American companies have a tremendous resource for promoting and protecting their business interests abroad – the U.S. government and its thousands of diplomats and commercial service trade professionals stationed in every meaningful market in the world.

Under U.S. and international law, American diplomats are allowed to promote and protect private business interests in other countries.  This type of Commercial Diplomacy can help U.S. companies sell goods and services in foreign markets, break down barriers to trade and investment, and avoid or resolve business disputes.

Here are just three of the many U.S. government agencies dedicated to making American companies more competitive in foreign markets:

U.S. Trade and Development Agency (USTDA)


USTDA helps companies create U.S. jobs by promoting exports of U.S. goods and services for priority development projects in emerging economies.  The agency identifies critical development needs in emerging economies, then it funds project planning activities, pilot projects, and reverse trade missions to bring U.S. goods and services into those countries to meet development needs. 

For example, USTDA recently brought more than 70 U.S. companies to a workshop in Bangkok, Thailand, where the American companies educated representatives of Southeast Asian nations on best practices in disaster preparedness and response.  This created an opportunity for U.S. companies to sell their products, technologies, and services in a region where floods, earthquakes, volcanic eruptions, tsunamis, and other natural disasters create ongoing need for disaster preparedness and response.

U.S. Commercial Service


The U.S. Commercial Service is the trade promotion arm of the International Trade Administration, which is part of the U.S. Department of Commerce.  It has trade professionals stationed in more than 100 U.S. cities and more than 75 foreign countries to help U.S. companies get started in exporting and increase sales to new global markets.

Imagine having a global network of experienced trade professionals nearby and around the world to help your business.  The U.S. Commercial Service offers trade counseling, market intelligence, business matchmaking, and commercial diplomacy to connect American companies with business opportunities.  It also helps companies develop trade finance and insurance strategies.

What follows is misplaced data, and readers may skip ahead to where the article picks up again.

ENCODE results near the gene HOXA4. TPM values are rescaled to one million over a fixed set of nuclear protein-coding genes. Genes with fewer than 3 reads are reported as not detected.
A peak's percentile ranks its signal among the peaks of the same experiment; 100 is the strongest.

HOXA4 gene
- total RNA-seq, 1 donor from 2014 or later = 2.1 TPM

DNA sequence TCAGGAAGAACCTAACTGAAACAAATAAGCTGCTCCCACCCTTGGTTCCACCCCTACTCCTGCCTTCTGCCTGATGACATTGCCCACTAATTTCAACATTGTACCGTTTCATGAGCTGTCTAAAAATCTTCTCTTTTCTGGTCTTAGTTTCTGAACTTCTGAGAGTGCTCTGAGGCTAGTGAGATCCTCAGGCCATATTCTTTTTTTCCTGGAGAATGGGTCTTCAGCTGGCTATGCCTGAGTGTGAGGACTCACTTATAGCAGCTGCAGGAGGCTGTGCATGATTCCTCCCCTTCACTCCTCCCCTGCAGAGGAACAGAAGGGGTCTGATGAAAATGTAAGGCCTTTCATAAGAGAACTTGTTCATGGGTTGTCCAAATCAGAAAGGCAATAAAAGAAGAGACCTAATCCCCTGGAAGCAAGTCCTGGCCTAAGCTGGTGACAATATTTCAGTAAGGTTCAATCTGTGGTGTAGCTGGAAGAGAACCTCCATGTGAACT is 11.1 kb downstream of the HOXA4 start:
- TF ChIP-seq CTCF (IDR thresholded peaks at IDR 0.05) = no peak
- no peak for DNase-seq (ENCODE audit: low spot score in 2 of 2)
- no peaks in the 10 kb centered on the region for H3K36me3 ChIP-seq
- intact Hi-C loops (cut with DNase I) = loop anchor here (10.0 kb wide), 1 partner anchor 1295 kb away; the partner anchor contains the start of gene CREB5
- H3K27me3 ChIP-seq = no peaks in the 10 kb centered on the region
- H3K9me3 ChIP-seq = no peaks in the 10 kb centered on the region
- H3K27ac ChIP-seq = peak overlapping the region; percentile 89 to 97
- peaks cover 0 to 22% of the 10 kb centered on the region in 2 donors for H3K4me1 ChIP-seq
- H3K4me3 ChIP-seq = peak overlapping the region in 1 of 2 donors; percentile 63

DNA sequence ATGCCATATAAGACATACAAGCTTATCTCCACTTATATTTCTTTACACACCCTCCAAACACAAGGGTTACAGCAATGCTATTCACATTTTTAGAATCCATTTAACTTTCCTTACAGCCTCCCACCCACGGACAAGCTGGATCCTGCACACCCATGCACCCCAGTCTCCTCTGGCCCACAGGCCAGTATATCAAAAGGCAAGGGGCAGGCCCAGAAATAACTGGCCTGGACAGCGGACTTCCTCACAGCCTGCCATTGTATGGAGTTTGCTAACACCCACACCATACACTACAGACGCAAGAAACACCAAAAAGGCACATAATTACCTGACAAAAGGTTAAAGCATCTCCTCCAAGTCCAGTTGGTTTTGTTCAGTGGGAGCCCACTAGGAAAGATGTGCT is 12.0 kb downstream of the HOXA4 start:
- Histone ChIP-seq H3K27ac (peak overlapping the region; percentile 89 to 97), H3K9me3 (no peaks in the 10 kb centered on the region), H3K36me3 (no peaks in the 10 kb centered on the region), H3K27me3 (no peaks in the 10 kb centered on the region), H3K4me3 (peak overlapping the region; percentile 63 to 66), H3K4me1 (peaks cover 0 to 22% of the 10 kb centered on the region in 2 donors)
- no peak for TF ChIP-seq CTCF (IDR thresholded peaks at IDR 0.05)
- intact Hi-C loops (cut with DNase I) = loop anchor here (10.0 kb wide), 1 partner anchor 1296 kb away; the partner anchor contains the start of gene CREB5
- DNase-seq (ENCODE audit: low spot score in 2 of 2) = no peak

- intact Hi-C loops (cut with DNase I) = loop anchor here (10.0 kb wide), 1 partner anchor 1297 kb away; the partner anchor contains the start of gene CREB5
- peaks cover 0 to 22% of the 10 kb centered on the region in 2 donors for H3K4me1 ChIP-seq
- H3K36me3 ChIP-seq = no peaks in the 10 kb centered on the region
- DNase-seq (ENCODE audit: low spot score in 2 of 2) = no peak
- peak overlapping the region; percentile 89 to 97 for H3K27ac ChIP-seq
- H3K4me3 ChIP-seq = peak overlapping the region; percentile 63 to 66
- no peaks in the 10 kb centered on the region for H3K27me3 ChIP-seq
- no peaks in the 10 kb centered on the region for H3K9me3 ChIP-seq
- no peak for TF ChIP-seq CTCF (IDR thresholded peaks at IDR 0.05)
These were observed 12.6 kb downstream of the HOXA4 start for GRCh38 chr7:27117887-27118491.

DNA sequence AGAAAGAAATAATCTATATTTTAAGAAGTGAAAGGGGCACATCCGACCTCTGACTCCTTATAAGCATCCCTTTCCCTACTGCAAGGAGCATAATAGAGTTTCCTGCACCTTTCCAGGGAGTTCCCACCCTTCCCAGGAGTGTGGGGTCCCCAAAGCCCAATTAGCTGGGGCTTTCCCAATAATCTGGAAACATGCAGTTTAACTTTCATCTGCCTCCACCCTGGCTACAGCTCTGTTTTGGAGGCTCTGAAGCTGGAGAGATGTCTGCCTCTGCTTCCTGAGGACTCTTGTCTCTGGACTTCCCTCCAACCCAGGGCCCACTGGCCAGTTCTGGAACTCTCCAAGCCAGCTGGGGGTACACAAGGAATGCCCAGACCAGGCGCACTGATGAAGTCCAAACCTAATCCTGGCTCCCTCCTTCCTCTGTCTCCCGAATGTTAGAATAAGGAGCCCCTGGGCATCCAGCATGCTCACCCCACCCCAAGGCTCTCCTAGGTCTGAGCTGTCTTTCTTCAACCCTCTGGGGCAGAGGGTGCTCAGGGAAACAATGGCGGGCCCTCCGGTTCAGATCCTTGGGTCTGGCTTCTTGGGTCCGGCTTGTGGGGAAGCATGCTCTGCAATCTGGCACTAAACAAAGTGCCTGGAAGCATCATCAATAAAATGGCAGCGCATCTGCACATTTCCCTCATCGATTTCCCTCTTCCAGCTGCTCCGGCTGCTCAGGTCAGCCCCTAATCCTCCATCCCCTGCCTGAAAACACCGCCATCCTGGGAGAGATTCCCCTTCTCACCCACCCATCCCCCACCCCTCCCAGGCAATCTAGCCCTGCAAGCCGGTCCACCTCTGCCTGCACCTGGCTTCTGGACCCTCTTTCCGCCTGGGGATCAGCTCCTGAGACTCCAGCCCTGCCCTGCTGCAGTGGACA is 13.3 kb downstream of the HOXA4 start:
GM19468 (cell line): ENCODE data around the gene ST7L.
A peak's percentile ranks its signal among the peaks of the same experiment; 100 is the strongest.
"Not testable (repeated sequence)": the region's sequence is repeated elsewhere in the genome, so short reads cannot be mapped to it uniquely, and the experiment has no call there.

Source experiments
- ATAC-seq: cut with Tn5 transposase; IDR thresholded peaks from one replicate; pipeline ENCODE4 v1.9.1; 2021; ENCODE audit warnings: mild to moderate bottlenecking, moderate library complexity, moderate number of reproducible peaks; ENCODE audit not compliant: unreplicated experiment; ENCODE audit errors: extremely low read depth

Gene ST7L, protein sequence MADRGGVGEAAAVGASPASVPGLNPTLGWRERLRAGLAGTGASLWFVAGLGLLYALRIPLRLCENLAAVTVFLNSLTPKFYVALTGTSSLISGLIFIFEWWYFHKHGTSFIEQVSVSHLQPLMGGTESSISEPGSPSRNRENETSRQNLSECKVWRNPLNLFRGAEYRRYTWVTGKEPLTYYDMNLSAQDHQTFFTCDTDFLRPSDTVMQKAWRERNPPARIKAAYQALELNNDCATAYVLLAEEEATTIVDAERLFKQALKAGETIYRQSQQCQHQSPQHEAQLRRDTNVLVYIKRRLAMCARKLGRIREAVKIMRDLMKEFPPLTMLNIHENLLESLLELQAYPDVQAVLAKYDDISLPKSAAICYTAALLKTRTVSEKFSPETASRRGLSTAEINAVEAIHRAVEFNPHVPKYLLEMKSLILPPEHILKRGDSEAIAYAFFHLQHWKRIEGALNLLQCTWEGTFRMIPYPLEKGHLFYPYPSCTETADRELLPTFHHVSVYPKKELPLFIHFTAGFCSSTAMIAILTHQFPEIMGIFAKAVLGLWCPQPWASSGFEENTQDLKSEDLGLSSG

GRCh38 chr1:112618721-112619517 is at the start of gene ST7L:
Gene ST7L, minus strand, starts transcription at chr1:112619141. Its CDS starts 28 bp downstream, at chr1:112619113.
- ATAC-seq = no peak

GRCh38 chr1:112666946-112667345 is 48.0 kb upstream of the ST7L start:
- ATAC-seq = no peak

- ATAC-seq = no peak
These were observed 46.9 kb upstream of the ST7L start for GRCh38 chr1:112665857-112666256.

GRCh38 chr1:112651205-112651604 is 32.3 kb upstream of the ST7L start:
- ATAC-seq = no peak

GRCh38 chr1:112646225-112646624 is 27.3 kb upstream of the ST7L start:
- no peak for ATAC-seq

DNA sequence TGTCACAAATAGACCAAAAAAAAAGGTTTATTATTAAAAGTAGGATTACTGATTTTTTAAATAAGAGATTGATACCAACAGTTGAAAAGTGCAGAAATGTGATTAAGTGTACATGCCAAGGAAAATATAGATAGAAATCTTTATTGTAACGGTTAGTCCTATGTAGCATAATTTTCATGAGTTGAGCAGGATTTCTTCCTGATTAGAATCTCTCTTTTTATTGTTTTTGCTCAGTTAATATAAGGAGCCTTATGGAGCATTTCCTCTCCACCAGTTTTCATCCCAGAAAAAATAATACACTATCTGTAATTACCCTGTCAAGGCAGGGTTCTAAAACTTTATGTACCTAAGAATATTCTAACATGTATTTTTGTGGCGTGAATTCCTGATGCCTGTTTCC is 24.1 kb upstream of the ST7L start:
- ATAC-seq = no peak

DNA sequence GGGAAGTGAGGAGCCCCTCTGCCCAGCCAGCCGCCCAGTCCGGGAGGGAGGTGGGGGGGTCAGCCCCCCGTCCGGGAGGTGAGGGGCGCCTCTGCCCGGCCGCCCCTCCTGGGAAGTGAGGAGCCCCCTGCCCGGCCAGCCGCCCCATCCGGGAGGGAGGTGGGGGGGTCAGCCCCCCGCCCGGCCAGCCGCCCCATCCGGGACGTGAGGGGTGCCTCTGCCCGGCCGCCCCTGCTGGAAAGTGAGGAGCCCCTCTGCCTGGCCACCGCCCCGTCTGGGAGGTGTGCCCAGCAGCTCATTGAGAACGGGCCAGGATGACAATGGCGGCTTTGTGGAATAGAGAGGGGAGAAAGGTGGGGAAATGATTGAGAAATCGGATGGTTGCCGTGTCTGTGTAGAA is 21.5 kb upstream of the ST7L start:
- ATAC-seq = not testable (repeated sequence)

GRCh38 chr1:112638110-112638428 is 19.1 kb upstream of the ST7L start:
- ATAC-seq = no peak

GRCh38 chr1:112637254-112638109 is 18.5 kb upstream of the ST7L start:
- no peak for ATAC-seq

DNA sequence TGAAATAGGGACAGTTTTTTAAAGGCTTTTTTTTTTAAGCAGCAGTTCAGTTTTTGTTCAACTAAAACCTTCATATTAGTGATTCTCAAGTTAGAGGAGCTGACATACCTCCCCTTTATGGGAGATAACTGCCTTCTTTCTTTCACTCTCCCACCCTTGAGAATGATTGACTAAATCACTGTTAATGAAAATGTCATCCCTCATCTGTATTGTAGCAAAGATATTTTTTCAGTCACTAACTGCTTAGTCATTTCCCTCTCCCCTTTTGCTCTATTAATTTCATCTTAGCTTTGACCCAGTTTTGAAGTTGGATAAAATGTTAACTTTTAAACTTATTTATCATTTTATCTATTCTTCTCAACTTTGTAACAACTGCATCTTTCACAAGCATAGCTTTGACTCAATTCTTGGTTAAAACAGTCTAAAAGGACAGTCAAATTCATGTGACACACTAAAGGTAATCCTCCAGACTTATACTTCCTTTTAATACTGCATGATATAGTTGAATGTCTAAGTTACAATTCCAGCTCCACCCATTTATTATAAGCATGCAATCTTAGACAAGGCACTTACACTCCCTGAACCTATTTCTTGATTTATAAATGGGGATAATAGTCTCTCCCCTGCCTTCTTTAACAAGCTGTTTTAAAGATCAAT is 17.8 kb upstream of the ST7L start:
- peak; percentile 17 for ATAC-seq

U.S. Department of State, Office of Commercial and Business Affairs


The State Department’s Office of Commercial and Business Affairs works on both policy and practical levels to promote and protect U.S. business interests in foreign countries.  Its mission includes ensuring that private sector business concerns are integrated into U.S. foreign and economic policy.  In addition, the office engages in Commercial Diplomacy with other government agencies to assist and promote private U.S. business interests overseas.

The State Department’s Commercial Diplomacy activities include advocacy on behalf of American businesses and assistance in opening markets, leveling the playing field, protecting intellectual property and resolving trade and investment disputes.  Its Office of Commercial and Business Affairs also provides information and answers questions on important issues such as corruption and bribery in overseas markets, U.S. export controls on sensitive equipment and technologies, and business-related visas for employees, partners and clients of U.S. firms.

These are only three of dozens of government agencies with mandates to promote and protect private U.S. business interests in foreign countries.  Over the coming weeks, this blog will address many more government agencies that can help any U.S. company, large or small, export to and compete in global markets.

John Howley, Esq.
New York, New York


The information you obtain at this site is not, nor is it intended to be, legal advice. You should consult an attorney for advice regarding your individual situation.  I invite you to contact our law offices and welcome your calls, letters and electronic mail.  Contacting us does not create an attorney-client relationship.  Please do not send any confidential information to us until such time as an attorney-client relationship has been established.  I practice law and offer legal services only in jurisdictions where I am properly authorized to do so.  I do not seek to represent anyone in any jurisdiction where this web site does not comply with applicable laws and bar rules.
 


Comments

Ed Shevlin
07/15/2012 1:08pm

Hi John, I love your new blog, thanks for inviting me in! It would be great to bring balance to our commerce with other countries. Trade imbalances hurt our manufacturers (the few that are left) and cause bad blood between us and our trading partners. It is well that we think about these things.

Reply
01/16/2013 2:37pm

Hi John,

Don't forget about the SBA, they have a lot of resources and collaborations with other government agencies that can point a business person in the right direction when it comes to overseas commercial ventures.

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